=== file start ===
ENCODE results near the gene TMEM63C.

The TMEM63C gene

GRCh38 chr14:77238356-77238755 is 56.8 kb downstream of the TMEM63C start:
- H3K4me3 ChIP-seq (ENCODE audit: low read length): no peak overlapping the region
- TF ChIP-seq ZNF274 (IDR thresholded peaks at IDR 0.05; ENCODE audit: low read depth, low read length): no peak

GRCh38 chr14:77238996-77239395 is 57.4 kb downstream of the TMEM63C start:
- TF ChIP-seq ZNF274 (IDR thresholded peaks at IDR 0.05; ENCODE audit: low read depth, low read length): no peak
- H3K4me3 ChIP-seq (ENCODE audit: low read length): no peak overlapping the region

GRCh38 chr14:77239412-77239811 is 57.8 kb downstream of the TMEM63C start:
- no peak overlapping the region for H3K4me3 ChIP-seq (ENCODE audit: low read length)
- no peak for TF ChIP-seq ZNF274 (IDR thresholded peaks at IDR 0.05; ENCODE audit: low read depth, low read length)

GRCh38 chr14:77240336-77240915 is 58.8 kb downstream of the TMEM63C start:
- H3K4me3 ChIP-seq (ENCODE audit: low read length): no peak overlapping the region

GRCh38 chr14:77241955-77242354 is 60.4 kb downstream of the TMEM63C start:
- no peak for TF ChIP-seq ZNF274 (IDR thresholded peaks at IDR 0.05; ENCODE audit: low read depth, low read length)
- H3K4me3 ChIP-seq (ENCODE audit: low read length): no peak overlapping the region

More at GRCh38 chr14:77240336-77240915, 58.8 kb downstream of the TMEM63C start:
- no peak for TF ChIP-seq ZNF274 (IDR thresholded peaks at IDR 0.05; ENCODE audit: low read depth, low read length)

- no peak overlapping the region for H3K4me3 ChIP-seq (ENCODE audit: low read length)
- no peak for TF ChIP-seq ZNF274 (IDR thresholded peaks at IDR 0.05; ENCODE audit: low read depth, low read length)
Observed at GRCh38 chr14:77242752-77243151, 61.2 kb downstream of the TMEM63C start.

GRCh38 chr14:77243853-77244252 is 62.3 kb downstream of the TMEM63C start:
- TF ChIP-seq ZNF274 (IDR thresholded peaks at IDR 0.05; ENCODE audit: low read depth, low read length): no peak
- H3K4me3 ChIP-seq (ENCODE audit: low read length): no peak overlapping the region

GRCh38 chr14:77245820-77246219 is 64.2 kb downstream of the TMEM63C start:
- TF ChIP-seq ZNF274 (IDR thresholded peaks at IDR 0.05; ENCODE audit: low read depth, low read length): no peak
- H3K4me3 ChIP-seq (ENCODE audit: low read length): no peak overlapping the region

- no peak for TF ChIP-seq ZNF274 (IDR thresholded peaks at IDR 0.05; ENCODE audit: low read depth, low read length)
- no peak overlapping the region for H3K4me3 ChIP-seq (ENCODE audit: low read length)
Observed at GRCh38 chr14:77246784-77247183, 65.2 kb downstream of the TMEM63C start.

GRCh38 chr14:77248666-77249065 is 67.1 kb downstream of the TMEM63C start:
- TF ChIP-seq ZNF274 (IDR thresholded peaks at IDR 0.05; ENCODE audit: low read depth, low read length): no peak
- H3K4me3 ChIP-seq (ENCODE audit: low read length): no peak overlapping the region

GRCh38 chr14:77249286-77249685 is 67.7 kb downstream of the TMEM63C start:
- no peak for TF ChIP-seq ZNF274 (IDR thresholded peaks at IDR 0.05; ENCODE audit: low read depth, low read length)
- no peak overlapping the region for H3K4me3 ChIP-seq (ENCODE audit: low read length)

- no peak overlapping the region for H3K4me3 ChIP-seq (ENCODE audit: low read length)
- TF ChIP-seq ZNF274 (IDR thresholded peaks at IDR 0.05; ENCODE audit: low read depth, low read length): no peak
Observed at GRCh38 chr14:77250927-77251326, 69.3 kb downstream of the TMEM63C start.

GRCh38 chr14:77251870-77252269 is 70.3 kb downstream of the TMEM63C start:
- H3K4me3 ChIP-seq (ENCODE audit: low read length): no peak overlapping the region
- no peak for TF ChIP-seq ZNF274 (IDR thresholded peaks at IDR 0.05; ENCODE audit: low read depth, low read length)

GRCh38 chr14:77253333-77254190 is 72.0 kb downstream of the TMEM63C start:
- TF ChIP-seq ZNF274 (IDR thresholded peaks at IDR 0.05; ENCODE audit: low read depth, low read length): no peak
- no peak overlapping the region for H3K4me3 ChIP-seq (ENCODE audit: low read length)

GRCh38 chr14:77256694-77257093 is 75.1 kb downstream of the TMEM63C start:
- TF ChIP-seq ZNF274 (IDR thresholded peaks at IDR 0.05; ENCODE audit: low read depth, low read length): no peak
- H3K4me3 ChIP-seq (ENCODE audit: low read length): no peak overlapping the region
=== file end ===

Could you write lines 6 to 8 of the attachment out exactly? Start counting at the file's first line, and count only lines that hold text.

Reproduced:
GRCh38 chr14:77238996-77239395 is 57.4 kb downstream of the TMEM63C start:
- TF ChIP-seq ZNF274 (IDR thresholded peaks at IDR 0.05; ENCODE audit: low read depth, low read length): no peak
- H3K4me3 ChIP-seq (ENCODE audit: low read length): no peak overlapping the region